Paid CVX Professional users will receive support through a trouble-ticket support system, so that they can have confidence that their issues are being addressed promptly.

Unfortunately, the user base for CVX has grown to such an extent that its authors simply can no longer provide support for the free version of CVX. Therefore, we have created several avenues for obtaining support.

For help on how to use CVX, this users’ guide is your first line of support. Please make sure that you have attempted to find an answer to your question here before you pursue other avenues. We have placed this document online and made it searchable in order to help you find the answers to the questions you may have.

With a package like CVX that encapsulates such mathematical complexity, it can sometimes be unclear if a problem with a model is due to model formulation or a bug in CVX. See What is a bug? below to help you discern the difference, and to determine the most appropriate channel for support.

The CVX Forum

If your answers cannot be found here, consider posting your question to the CVX Forum. This is a community forum that allows our users to submit questions and to answer other people’s questions. The forum uses the open-source Askbot system, and its format should be familiar to anyone who participates in OR-Exchange, Stack Overflow, or any one of the Stack Exchange family of sites.

We highly encourage our expert users who enjoy helping others to participate in this forum. We hope that it will not only serve as a resource for diagnosing problems and issues, but a clearinghouse for advanced usage tips and tricks.

Bug reports

If you believe you have found a bug in CVX or in one of the underlying solvers, then we encourage you to submit a bug report—either by email to to or through our web-based support portal. Please include the following in your bug report so we can fully reproduce the problem:

  1. the CVX model and supporting data that caused the error.
  2. a copy of any error messages that it produced
  3. the CVX version number and build number
  4. the version number of Matlab that you are running
  5. the name and version of the operating system you are using

The easiest way to supply items 3-5 is to type cvx_version at the command prompt and copy its output into your email message.

Please note that we do not own all of Matlab’s toolboxes. We cannot debug a model that employs functions from a toolbox we do not own.

What is a bug?

Certain issues are unambiguously bugs, and you should feel free to report them immediately. In particular, CVX often attempts to catch unexpected errors in key places—including cvx_setup, cvx_end, etc. It will report those errors and instruct you to report them to us. If your model produces a MATLAB error that CVX did not itself generate, and you cannot readily tie it to a syntax error in your model, please report that as well.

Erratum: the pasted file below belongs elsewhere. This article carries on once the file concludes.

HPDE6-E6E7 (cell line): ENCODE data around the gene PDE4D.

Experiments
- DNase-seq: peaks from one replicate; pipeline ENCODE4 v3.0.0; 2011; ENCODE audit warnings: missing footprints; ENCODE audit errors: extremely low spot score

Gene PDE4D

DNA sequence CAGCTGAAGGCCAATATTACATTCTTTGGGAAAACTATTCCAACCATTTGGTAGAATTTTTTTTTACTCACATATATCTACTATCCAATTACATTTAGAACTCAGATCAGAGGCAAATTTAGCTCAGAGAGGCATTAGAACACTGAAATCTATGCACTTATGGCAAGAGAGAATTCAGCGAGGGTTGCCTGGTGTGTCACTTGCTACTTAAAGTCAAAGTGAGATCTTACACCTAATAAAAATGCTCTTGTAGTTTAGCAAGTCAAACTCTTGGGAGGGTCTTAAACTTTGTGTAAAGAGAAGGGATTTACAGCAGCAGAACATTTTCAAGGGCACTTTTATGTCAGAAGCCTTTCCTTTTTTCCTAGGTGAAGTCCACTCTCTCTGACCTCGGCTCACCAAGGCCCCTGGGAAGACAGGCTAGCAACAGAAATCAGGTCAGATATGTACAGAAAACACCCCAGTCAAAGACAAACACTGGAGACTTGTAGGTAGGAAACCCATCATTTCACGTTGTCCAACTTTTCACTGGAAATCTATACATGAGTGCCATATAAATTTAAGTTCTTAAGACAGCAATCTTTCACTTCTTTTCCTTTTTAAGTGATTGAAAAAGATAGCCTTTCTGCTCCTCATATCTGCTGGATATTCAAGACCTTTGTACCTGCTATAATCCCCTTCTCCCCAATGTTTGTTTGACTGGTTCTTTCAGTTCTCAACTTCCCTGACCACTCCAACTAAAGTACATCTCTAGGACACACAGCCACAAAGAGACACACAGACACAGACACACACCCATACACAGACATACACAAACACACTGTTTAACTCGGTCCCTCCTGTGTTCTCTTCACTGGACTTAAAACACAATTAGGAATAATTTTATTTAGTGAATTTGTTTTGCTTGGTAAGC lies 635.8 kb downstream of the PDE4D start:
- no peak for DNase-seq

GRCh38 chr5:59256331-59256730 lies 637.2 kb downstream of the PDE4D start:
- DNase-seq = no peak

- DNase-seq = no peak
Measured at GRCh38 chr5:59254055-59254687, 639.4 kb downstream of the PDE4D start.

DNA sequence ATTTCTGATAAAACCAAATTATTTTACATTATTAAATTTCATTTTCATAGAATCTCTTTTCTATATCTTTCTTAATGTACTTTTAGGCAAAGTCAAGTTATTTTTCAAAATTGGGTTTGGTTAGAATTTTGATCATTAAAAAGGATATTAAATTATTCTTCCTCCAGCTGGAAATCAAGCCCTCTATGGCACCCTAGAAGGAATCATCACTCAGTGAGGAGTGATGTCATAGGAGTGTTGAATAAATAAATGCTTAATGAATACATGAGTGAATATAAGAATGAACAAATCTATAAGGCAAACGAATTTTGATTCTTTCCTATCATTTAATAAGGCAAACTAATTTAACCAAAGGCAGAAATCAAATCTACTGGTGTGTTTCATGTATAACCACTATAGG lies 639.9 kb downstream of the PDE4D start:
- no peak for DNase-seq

That said, because disciplined convex programming is a new concept for many, we often receive support requests for problems with their models that are not, in fact, bugs. A particularly common class of support requests are reports of models being rejected due to Disciplined convex programming error messages. For instance, the following code

variable x(10)
norm(x) == 1

will produce this error in CVX:

Error using cvxprob/newcnstr (line 181)
Disciplined convex programming error:
  Invalid constraint: {convex} == {real constant}

Disciplined convex programming errors indicate that the model fails to adhere to the rules in the DCP ruleset. In nearly all cases, this is not a bug, and should not be reported as such. Rather, the underlying issue falls into one of two categories:

  1. The model is not convex (mixed-integer or otherwise). A model with the nonlinear equation above would fall squarely in this category. CVX simply cannot solve such problems. In some cases, it is possible to transform a problem that is non-convex into one that is convex (for example, geometric programs). This has not been the case for any problem submitted by our users—so far.

  2. The model is convex, but it is still written in a manner that violates the rules. For instance, given the same vector x above, the constraint

    sqrt( sum( square( x ) ) ) <= 1

    is convex, but it violates the ruleset—so it is rejected. However, the mathematically equivalent form

    norm( x ) <= 1